The Street King

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LONNIE GERTZ wasn't the sort of guy who killed people or blackmailed people or had a lot of time for intrigue. But then he saw the list and he knew it was pure gold.

Bunch of names. Guys in town who'd been out to the farmhouse. Guys who took their wives or their girlfriends and went out there to drink and schmooze and then maybe try one of the bedrooms, even some single guys who were young and attractive and who didn't mind paying the fee.

All the rules were spelled out, right there in the file, right there in Jonathan Leasure's desk. Gertz could tell right away what he was looking at, because of the pictures. Different women, different guys. Mixing and matching. Smiling, sharing a cocktail. Or a beer. A glass of wine. Naked as the day.

And the list. Next to the names, their email addresses, whether they'd paid up front.

And then he heard that creak on the stairs.

It was the oak tree had that clinched the deal. He'd seen it from the river, its branches stretching wide over the patio and much of the yard. And one enormous limb, sweeping its personal invitation to the upstairs balcony, like God reaching out to Adam.

He used it to come through a second-floor window into the back of the house. He would leave the same way.

Gertz paid enough attention that he knew when folks were out of town… the Mercedes still in the garage, newspapers canceled.

At least, he thought he knew. Truth was, it was stupid to carry a gun. Really stupid. Somehow, he thought it might keep him out of trouble.

Upstairs, at the front of the house, Jonathan Leasure, sound asleep, nestled among a raft of pillows in his oversized mahogany and leather sleigh bed.

Perhaps it was a scratching that woke him, a slight rustling downstairs. Leasure sat up, struggling to sense what might have lifted him from sleep. It was probably nothing. He'd just get up and look around, satisfy himself, grab a sip of milk from the kitchen.

He put on his slippers and his robe. He reached into the nightstand and there, underneath his bedtime reader, he found the one decent thing his wife had left him, her Ruger .38.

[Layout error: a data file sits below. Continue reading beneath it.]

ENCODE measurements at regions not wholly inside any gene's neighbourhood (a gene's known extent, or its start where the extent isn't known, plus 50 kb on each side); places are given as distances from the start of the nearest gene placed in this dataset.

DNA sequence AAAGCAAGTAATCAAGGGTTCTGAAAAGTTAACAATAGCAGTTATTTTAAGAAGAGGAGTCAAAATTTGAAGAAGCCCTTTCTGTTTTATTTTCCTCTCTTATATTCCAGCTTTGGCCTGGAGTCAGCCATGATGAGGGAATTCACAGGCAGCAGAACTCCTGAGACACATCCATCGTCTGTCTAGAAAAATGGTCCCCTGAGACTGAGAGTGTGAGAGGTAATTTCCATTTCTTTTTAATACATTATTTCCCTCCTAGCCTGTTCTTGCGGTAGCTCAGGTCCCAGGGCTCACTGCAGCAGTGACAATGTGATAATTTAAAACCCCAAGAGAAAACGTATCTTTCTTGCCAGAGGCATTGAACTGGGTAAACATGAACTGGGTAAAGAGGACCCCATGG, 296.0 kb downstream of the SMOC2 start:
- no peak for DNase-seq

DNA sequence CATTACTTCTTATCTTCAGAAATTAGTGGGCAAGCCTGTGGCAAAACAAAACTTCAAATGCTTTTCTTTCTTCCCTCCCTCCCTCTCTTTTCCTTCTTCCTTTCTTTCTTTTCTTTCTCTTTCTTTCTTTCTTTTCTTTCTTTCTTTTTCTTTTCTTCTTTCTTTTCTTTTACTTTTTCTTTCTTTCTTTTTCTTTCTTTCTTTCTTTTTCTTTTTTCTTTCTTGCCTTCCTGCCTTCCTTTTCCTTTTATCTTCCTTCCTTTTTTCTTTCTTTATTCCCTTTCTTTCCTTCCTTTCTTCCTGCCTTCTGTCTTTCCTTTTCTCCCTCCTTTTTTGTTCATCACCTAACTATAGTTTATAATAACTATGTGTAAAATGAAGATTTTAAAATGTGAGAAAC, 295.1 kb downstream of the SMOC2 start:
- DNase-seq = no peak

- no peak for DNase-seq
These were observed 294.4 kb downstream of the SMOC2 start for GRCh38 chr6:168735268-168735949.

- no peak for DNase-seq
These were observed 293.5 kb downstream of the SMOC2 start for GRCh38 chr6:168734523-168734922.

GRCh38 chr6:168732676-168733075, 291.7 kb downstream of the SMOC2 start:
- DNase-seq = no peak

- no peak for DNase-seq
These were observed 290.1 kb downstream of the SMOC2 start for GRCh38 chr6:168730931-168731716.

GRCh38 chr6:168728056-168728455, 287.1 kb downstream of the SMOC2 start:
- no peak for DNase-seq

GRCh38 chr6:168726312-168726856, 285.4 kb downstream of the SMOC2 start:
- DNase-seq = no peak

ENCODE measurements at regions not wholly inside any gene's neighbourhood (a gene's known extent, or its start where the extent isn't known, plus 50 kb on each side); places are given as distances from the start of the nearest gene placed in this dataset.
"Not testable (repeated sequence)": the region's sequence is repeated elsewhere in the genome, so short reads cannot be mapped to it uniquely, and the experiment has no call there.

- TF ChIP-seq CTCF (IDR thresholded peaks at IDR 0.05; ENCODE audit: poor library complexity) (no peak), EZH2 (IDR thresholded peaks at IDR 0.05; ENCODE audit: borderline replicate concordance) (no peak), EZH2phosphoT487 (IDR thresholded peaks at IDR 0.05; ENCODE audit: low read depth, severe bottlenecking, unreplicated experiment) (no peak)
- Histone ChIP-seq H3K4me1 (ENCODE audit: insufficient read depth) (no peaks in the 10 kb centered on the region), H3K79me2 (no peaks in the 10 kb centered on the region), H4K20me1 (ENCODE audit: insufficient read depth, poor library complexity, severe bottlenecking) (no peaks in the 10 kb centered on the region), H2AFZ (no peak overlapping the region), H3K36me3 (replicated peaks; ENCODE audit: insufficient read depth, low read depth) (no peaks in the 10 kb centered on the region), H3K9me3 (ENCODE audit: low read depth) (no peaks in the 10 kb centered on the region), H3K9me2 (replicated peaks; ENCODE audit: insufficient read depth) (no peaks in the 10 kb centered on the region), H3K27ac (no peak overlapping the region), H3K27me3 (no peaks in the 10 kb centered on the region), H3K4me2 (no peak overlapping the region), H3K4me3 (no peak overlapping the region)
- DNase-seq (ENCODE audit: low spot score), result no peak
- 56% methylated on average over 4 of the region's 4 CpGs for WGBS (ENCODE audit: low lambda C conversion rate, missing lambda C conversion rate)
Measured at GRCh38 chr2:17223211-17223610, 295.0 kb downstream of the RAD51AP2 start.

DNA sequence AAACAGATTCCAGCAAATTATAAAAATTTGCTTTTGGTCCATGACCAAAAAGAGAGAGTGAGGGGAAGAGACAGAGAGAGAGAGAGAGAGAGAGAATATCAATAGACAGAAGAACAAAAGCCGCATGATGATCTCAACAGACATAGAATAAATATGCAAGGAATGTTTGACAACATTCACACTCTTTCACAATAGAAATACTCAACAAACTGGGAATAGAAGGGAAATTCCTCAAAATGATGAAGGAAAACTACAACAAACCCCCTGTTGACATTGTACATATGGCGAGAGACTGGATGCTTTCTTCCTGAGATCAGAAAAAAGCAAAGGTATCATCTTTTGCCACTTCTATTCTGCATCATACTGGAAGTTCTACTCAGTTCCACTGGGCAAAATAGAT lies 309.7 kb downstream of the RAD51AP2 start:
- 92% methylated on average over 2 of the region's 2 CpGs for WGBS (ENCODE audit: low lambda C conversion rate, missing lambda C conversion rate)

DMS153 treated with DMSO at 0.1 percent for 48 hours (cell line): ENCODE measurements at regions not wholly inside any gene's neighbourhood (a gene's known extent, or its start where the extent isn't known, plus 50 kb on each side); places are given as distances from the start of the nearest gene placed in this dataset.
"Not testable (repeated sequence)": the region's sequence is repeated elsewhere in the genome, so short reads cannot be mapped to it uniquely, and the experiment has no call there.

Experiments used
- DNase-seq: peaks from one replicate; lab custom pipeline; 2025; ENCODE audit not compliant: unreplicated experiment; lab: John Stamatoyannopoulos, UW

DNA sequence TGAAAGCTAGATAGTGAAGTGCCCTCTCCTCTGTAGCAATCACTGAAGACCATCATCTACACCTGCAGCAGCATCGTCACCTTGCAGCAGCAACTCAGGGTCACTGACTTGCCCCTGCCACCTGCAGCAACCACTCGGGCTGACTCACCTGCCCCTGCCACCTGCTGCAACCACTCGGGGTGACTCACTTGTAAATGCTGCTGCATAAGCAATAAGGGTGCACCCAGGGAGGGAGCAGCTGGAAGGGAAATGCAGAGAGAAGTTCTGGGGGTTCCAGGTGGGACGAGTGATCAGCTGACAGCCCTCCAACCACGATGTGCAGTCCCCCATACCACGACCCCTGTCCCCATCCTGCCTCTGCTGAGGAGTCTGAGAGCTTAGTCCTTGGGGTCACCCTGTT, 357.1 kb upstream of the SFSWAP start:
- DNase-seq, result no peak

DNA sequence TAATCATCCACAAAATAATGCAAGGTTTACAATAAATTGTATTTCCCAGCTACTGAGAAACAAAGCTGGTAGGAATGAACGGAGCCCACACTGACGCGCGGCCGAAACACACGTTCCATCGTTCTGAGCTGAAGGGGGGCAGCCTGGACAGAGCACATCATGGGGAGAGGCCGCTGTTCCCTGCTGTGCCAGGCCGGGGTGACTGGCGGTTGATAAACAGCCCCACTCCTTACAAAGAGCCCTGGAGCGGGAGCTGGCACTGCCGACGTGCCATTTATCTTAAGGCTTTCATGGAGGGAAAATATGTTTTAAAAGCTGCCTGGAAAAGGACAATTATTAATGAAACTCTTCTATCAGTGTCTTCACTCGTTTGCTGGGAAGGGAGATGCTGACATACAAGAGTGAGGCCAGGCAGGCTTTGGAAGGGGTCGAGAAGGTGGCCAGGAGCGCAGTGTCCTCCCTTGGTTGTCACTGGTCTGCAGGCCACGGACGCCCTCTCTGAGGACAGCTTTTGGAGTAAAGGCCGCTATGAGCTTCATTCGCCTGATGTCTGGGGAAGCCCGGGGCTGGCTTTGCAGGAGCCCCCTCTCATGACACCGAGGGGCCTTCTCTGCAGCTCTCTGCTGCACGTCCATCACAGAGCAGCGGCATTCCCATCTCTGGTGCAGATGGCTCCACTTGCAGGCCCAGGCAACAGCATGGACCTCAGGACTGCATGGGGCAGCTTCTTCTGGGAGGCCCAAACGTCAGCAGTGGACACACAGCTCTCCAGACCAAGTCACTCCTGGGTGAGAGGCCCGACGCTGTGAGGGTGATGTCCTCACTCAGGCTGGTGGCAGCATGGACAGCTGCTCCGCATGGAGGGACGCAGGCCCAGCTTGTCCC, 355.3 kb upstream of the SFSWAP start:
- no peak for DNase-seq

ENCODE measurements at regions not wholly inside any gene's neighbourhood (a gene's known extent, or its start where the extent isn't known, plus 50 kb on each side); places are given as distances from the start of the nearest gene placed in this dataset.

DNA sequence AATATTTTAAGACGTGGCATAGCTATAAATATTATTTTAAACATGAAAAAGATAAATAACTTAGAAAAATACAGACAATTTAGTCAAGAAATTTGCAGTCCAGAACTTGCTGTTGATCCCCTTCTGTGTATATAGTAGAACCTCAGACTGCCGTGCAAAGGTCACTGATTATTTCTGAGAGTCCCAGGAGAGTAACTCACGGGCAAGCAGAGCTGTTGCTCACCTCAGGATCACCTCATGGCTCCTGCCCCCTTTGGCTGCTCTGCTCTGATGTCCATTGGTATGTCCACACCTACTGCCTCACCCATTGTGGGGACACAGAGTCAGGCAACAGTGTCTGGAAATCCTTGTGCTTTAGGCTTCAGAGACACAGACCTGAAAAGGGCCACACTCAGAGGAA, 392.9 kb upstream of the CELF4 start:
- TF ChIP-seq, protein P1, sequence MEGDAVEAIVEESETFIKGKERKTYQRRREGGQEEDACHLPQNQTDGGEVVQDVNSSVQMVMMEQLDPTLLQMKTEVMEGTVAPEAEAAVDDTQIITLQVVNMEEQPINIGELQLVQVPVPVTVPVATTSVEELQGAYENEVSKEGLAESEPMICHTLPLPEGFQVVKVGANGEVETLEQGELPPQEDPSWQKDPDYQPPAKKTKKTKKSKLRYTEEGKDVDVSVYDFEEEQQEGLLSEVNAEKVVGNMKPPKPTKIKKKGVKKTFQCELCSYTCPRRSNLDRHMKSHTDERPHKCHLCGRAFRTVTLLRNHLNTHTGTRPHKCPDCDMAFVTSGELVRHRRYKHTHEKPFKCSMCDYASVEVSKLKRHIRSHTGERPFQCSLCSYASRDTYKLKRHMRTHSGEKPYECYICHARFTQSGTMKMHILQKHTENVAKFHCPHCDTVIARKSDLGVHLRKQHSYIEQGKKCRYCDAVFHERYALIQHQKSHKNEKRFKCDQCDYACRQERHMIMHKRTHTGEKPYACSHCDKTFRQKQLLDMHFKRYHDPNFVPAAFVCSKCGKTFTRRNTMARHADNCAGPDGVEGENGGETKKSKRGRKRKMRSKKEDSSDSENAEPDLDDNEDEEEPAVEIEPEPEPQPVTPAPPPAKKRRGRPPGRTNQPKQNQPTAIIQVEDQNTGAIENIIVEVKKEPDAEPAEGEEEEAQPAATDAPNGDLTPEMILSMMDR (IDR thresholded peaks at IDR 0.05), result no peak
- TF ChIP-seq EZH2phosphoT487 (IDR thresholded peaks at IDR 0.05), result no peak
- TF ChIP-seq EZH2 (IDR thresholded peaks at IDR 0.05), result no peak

Padding down the hall, hearing little noises now, enough that he knew for sure. A drawer closing softly. A footstep. Still Jonathan kept on. It was his house. Down the stairs, across the foyer, turning on lights as he went, slowing as he got closer. Then he reached the doorway

And in that moment, Lonnie Gertz, the guy who never lost his cool, plunged into the abyss. Gertz grabbed that gun from his backpack, held it steady, fired one shot. Dead center. Jonathan Leasure fell onto his back with a thud muffled only slightly by his girth. He sighed, eyes begging for another chance.

For a moment, Gertz just froze, listening. Hearing nothing, he stepped over the body, took the stairs two at a time, searched quickly and found the safe -- one of those Fireproofs -- in the bedroom behind the picture over the bureau. It was the first place he looked.

Gertz popped it out of the wall with a crowbar, then smashed a hole in the back of the safe with a little sledge. Two things he always carried, a sledge and a Wonder Bar.

Inside, cash. Piles of it. He stuffed it into his knapsack along with the book he'd taken from the desk in the downstairs office… stuck it all in there.

Gertz wore gloves, didn't touch anything with his bare hands. Pair of New Balance. Those, he'd dump in the river, along with the gloves. He left the body where it lay, left everything else, the Rolex and the rings.

He climbed out the window the way he'd come. It was a dark night. He'd probably be OK.